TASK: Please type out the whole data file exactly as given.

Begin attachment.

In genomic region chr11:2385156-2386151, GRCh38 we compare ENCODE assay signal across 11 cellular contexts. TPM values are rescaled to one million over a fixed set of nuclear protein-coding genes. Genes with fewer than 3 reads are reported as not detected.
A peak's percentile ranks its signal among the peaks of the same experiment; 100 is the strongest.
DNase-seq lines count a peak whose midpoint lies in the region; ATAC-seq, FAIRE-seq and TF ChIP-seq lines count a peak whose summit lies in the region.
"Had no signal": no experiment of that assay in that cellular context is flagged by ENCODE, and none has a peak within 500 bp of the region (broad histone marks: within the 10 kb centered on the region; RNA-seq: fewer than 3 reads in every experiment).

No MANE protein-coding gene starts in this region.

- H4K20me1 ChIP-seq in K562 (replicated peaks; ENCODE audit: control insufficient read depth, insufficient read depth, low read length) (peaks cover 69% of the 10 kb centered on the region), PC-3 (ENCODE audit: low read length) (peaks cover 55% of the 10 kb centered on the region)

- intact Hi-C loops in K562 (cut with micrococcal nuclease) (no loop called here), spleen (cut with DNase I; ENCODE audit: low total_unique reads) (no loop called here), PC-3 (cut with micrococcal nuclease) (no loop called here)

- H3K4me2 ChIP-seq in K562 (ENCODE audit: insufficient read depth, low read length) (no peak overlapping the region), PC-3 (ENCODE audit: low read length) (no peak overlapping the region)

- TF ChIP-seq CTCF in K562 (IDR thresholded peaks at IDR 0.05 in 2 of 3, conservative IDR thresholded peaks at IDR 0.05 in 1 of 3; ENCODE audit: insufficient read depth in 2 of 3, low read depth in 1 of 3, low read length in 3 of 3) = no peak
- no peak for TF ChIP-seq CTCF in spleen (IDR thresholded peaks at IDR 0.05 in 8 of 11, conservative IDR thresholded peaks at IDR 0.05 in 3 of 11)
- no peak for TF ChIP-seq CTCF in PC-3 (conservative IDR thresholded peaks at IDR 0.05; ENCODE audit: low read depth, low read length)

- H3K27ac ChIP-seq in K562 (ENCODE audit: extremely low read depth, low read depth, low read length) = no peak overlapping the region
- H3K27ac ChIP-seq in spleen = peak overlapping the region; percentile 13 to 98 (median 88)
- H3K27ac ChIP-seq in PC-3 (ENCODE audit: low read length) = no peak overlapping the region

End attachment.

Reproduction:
In genomic region chr11:2385156-2386151, GRCh38 we compare ENCODE assay signal across 11 cellular contexts. TPM values are rescaled to one million over a fixed set of nuclear protein-coding genes. Genes with fewer than 3 reads are reported as not detected.
A peak's percentile ranks its signal among the peaks of the same experiment; 100 is the strongest.
DNase-seq lines count a peak whose midpoint lies in the region; ATAC-seq, FAIRE-seq and TF ChIP-seq lines count a peak whose summit lies in the region.
"Had no signal": no experiment of that assay in that cellular context is flagged by ENCODE, and none has a peak within 500 bp of the region (broad histone marks: within the 10 kb centered on the region; RNA-seq: fewer than 3 reads in every experiment).

No MANE protein-coding gene starts in this region.

- H4K20me1 ChIP-seq in K562 (replicated peaks; ENCODE audit: control insufficient read depth, insufficient read depth, low read length) (peaks cover 69% of the 10 kb centered on the region), PC-3 (ENCODE audit: low read length) (peaks cover 55% of the 10 kb centered on the region)

- intact Hi-C loops in K562 (cut with micrococcal nuclease) (no loop called here), spleen (cut with DNase I; ENCODE audit: low total_unique reads) (no loop called here), PC-3 (cut with micrococcal nuclease) (no loop called here)

- H3K4me2 ChIP-seq in K562 (ENCODE audit: insufficient read depth, low read length) (no peak overlapping the region), PC-3 (ENCODE audit: low read length) (no peak overlapping the region)

- TF ChIP-seq CTCF in K562 (IDR thresholded peaks at IDR 0.05 in 2 of 3, conservative IDR thresholded peaks at IDR 0.05 in 1 of 3; ENCODE audit: insufficient read depth in 2 of 3, low read depth in 1 of 3, low read length in 3 of 3) = no peak
- no peak for TF ChIP-seq CTCF in spleen (IDR thresholded peaks at IDR 0.05 in 8 of 11, conservative IDR thresholded peaks at IDR 0.05 in 3 of 11)
- no peak for TF ChIP-seq CTCF in PC-3 (conservative IDR thresholded peaks at IDR 0.05; ENCODE audit: low read depth, low read length)

- H3K27ac ChIP-seq in K562 (ENCODE audit: extremely low read depth, low read depth, low read length) = no peak overlapping the region
- H3K27ac ChIP-seq in spleen = peak overlapping the region; percentile 13 to 98 (median 88)
- H3K27ac ChIP-seq in PC-3 (ENCODE audit: low read length) = no peak overlapping the region